- 13th September 2016 – A petition has been launched to save what campaigners claim are London’s oldest allotments from development.
Northfields Allotments in Ealing were established in 1832, according to plot holders, which they say makes them the capital’s most historic.
The charity Pathways, which owns the land in Northfield Avenue, has announced plans to build on around 10% of the allotments to create more social housing for vulnerable older residents and improve the flats it already provides.
It claims the affordable homes, which would be available at half the normal market rent, are needed due to an “acute shortage” of affordable housing for senior citizens in Ealing.
But allotment holders and politicians have rounded on the plans which they say will destroy a “key community asset” and a valued part of the borough’s green heritage.
- A petition by local councillors in the Walpole ward had already been signed more than 300 times by Thursday (September 8) morning, having only been launched the previous afternoon.
Christina Fox, chairwoman of the Ealing Dean Allotments Society, which manages the site, said: “There’s no doubt we need more social housing in London, but we need green space as well.
“These are ancient allotments, which have been recognised as a site of importance for nature conservation and as a designated community open space. For a lot of people who would lose their plots, this is their only green space. It’s their garden, and somewhere they can go to wind down and relax. It’s also a breeding ground for stag beetles, which are an endangered and protected species.”
She added that the claim to be London’s oldest allotments had been backed up by a professor at the University of Reading, who is a leading authority on allotments and said he knew of none older within the capital.
She said there are 141 allotments at the site, with around 70 people on the waiting list and an average waiting time of two-and-a-half years to secure an allotment.
Pathways’ proposals, which it says are at a very early stage, would see 56 existing homes at Dean Court replaced with more modern facilities.
It also plans to create 54 new social homes and 30 homes for private sale, which would help to fund the scheme.
That would include 18 social homes and four homes for private sale on a small section of the allotments site adjoining Mattock Lane, with those buildings rising as high as five or six storeys.
Clive Wilson, chief executive of Pathways, said: “There is an acute shortage of affordable housing for older people in Ealing, and demand is increasing all the time. We believe that the redevelopment of Dean Court would mean that we could not only deliver new homes for all the current residents, but also provide the chance for other older people in need to live in an affordable, secure home. It’s about providing much-needed affordable housing while minimising the disruption for allotment holders.”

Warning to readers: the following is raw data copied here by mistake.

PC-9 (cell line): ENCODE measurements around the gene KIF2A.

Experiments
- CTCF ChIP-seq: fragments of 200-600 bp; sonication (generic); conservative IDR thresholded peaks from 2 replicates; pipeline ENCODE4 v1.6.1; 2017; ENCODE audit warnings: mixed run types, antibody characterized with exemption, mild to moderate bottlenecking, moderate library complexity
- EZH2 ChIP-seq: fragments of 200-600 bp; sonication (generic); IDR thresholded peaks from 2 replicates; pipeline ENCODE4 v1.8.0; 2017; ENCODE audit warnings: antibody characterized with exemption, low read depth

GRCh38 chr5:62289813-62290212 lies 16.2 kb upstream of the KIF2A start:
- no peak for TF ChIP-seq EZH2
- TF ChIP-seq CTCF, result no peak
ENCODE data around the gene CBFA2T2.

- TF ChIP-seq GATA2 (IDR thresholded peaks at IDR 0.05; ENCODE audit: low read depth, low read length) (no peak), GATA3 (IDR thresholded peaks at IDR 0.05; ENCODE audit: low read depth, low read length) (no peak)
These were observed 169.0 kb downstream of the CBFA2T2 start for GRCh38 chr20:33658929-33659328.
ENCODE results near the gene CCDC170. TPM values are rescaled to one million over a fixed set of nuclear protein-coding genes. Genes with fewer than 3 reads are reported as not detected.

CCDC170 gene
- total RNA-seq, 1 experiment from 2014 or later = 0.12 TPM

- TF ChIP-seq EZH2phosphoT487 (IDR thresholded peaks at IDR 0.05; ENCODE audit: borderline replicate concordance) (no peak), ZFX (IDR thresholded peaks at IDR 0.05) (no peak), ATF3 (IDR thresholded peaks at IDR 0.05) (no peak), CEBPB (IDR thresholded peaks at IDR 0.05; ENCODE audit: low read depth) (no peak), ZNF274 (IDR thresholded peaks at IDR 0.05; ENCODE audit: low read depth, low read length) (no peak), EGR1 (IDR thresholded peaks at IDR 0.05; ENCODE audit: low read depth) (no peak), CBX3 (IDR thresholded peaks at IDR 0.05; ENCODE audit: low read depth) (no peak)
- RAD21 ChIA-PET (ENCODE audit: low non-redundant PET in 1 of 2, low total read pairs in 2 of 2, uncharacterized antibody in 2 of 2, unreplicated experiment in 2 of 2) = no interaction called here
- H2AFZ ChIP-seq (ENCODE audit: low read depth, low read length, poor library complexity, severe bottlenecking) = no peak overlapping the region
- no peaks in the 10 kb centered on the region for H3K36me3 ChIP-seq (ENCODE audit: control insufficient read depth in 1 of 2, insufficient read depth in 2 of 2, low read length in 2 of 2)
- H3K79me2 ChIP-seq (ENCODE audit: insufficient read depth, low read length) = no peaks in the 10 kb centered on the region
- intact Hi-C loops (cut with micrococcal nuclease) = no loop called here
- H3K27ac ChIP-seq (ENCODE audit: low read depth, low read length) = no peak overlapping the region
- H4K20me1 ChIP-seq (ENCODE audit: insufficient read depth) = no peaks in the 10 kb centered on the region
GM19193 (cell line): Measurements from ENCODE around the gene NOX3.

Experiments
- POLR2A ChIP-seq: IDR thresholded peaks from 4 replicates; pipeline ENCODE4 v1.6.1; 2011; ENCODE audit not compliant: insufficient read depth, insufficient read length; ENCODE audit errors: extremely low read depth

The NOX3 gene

He added that some of the existing flats at Dean Court were so cramped they would not comply with regulations for new buildings.
The charity says 10% is the minimum portion of the allotments site needed to ensure existing residents of Dean Court can be accommodated while their current homes are redeveloped.
Pathways has promised to work with allotment holders to improve facilities on the remainder of the site.
It also says the high turnover of plots means those losing their allotments will not have to wait too long for a new one.
But Labour councillor Gareth Shaw, speaking on behalf of his fellow Walpole ward councillors, said the allotments site was too important for any part of it to be sacrificed.
“The Northfield Avenue allotments are the hub of the local community, providing much escape from the surrounding urban environment, as well as learning opportunities for younger children about plants, food and wildlife,” he said.
“It’s an invaluable resource that we appreciate. Our residents are fortunate to have such an open space but for many of these allotment holders, it has been a labour of love, not just for a few years but for decades.For these reasons we must do all we can to protect this allotment from being developed.”
Rupa Huq, MP for Ealing Central & Acton, said: “I’ve spoken to committee members of Ealing Dean allotments and understand their legitimate concerns.
“I’m meeting with Pathways to determine precisely the detail of the plan but I am opposed to the destruction of this vital green space which has provided plot holders so much for so many years.”
"There is an acute shortage of affordable housing for older people in Ealing, and demand is increasing all the time. We believe that the redevelopment of Dean Court would mean that we could not only deliver new homes for all the current residents, but also provide the chance for other older people in need to live in an affordable, secure home. "